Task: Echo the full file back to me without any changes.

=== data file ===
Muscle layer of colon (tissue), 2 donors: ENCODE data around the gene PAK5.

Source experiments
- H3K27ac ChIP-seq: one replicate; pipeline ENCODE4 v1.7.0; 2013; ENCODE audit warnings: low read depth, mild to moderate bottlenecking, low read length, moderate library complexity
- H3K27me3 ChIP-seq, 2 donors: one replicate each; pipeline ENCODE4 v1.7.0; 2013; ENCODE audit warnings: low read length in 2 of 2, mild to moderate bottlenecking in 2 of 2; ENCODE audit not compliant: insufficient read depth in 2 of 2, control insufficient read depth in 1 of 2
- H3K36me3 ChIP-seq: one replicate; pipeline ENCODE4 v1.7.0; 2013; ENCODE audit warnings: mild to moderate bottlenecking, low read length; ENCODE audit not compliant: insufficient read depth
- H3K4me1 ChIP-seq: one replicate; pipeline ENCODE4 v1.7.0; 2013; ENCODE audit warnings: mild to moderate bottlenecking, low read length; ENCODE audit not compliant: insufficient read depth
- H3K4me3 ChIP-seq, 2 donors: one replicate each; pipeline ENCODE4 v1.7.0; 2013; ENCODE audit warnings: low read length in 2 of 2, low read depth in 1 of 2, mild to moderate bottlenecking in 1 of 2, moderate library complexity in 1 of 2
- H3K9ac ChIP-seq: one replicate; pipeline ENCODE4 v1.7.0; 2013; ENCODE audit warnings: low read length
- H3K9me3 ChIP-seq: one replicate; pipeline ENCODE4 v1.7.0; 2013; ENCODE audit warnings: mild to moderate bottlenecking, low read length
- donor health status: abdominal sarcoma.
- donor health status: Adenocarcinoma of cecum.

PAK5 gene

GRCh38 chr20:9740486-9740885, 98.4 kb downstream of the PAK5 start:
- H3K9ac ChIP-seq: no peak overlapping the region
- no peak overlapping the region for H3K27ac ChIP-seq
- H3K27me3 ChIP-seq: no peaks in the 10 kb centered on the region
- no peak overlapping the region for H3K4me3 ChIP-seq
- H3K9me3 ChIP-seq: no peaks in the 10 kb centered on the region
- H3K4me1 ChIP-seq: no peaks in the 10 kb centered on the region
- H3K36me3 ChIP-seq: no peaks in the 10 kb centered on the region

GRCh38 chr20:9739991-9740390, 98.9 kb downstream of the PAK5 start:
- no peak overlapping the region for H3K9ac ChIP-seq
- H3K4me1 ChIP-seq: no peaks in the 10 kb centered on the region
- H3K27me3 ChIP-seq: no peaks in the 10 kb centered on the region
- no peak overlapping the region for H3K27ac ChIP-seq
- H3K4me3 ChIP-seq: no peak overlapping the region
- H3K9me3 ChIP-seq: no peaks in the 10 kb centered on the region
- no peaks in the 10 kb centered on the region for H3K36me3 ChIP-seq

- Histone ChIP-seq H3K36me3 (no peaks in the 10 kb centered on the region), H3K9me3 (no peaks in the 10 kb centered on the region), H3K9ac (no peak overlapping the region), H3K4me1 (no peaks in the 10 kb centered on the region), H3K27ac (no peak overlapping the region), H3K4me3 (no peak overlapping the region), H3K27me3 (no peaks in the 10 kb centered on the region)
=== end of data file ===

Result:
Muscle layer of colon (tissue), 2 donors: ENCODE data around the gene PAK5.

Source experiments
- H3K27ac ChIP-seq: one replicate; pipeline ENCODE4 v1.7.0; 2013; ENCODE audit warnings: low read depth, mild to moderate bottlenecking, low read length, moderate library complexity
- H3K27me3 ChIP-seq, 2 donors: one replicate each; pipeline ENCODE4 v1.7.0; 2013; ENCODE audit warnings: low read length in 2 of 2, mild to moderate bottlenecking in 2 of 2; ENCODE audit not compliant: insufficient read depth in 2 of 2, control insufficient read depth in 1 of 2
- H3K36me3 ChIP-seq: one replicate; pipeline ENCODE4 v1.7.0; 2013; ENCODE audit warnings: mild to moderate bottlenecking, low read length; ENCODE audit not compliant: insufficient read depth
- H3K4me1 ChIP-seq: one replicate; pipeline ENCODE4 v1.7.0; 2013; ENCODE audit warnings: mild to moderate bottlenecking, low read length; ENCODE audit not compliant: insufficient read depth
- H3K4me3 ChIP-seq, 2 donors: one replicate each; pipeline ENCODE4 v1.7.0; 2013; ENCODE audit warnings: low read length in 2 of 2, low read depth in 1 of 2, mild to moderate bottlenecking in 1 of 2, moderate library complexity in 1 of 2
- H3K9ac ChIP-seq: one replicate; pipeline ENCODE4 v1.7.0; 2013; ENCODE audit warnings: low read length
- H3K9me3 ChIP-seq: one replicate; pipeline ENCODE4 v1.7.0; 2013; ENCODE audit warnings: mild to moderate bottlenecking, low read length
- donor health status: abdominal sarcoma.
- donor health status: Adenocarcinoma of cecum.

PAK5 gene

GRCh38 chr20:9740486-9740885, 98.4 kb downstream of the PAK5 start:
- H3K9ac ChIP-seq: no peak overlapping the region
- no peak overlapping the region for H3K27ac ChIP-seq
- H3K27me3 ChIP-seq: no peaks in the 10 kb centered on the region
- no peak overlapping the region for H3K4me3 ChIP-seq
- H3K9me3 ChIP-seq: no peaks in the 10 kb centered on the region
- H3K4me1 ChIP-seq: no peaks in the 10 kb centered on the region
- H3K36me3 ChIP-seq: no peaks in the 10 kb centered on the region

GRCh38 chr20:9739991-9740390, 98.9 kb downstream of the PAK5 start:
- no peak overlapping the region for H3K9ac ChIP-seq
- H3K4me1 ChIP-seq: no peaks in the 10 kb centered on the region
- H3K27me3 ChIP-seq: no peaks in the 10 kb centered on the region
- no peak overlapping the region for H3K27ac ChIP-seq
- H3K4me3 ChIP-seq: no peak overlapping the region
- H3K9me3 ChIP-seq: no peaks in the 10 kb centered on the region
- no peaks in the 10 kb centered on the region for H3K36me3 ChIP-seq

- Histone ChIP-seq H3K36me3 (no peaks in the 10 kb centered on the region), H3K9me3 (no peaks in the 10 kb centered on the region), H3K9ac (no peak overlapping the region), H3K4me1 (no peaks in the 10 kb centered on the region), H3K27ac (no peak overlapping the region), H3K4me3 (no peak overlapping the region), H3K27me3 (no peaks in the 10 kb centered on the region)